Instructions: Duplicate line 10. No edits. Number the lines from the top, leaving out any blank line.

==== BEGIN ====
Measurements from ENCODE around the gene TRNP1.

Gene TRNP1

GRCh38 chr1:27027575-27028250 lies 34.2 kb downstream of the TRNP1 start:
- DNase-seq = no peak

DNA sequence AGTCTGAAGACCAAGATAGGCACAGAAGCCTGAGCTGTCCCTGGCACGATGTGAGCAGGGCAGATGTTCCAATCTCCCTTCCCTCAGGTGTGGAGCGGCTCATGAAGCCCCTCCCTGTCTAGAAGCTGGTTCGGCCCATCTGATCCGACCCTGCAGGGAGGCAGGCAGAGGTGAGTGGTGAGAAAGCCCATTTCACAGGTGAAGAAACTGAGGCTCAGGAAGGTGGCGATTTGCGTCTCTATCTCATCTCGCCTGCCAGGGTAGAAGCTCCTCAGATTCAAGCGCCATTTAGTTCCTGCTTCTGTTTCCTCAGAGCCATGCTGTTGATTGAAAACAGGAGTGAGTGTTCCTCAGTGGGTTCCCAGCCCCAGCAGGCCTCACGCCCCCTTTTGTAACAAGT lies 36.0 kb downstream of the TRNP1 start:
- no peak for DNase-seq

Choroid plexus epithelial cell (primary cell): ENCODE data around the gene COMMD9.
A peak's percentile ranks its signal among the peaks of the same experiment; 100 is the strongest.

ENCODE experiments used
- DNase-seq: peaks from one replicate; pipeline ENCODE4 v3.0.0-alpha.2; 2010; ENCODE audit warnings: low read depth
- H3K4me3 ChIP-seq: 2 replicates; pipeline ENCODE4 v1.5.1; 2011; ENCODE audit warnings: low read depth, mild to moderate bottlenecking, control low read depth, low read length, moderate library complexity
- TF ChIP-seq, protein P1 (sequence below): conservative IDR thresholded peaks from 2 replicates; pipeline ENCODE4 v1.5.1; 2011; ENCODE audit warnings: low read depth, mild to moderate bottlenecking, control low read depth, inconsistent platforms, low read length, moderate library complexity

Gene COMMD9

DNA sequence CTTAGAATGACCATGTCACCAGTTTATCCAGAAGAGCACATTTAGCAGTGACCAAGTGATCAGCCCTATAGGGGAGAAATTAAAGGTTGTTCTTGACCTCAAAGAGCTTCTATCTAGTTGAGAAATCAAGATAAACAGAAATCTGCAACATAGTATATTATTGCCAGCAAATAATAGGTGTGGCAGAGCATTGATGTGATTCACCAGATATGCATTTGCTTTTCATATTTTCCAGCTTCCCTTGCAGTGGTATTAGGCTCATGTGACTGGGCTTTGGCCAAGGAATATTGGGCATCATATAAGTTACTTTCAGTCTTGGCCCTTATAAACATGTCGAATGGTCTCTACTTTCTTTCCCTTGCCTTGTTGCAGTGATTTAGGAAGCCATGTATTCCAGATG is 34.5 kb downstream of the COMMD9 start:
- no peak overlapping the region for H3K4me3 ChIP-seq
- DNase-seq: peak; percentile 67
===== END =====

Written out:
- DNase-seq: peaks from one replicate; pipeline ENCODE4 v3.0.0-alpha.2; 2010; ENCODE audit warnings: low read depth